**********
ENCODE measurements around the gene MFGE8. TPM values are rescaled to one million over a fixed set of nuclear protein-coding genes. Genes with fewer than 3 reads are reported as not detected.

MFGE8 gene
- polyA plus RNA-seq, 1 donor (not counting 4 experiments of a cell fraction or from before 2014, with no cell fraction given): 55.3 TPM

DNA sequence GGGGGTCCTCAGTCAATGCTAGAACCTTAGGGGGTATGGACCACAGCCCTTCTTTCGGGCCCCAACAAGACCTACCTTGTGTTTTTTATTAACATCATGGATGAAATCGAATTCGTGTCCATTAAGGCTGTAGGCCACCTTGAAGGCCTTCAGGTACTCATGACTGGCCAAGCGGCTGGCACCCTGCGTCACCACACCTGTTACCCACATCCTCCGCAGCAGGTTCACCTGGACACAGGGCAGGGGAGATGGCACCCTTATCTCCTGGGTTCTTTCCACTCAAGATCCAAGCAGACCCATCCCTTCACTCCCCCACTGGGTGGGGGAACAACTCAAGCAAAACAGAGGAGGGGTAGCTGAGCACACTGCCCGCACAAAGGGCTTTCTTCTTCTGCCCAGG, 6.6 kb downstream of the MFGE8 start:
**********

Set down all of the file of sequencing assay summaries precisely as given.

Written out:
ENCODE measurements around the gene MFGE8. TPM values are rescaled to one million over a fixed set of nuclear protein-coding genes. Genes with fewer than 3 reads are reported as not detected.

MFGE8 gene
- polyA plus RNA-seq, 1 donor (not counting 4 experiments of a cell fraction or from before 2014, with no cell fraction given): 55.3 TPM

DNA sequence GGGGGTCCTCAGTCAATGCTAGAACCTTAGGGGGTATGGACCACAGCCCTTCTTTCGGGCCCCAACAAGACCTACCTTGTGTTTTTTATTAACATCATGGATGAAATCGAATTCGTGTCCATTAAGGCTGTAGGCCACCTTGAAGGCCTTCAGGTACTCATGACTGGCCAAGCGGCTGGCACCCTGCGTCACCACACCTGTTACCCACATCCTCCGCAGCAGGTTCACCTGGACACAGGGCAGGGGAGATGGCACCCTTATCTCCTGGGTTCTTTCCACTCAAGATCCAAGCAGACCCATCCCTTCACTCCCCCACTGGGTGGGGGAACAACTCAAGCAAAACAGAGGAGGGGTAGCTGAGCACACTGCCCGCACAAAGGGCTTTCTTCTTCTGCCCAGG, 6.6 kb downstream of the MFGE8 start: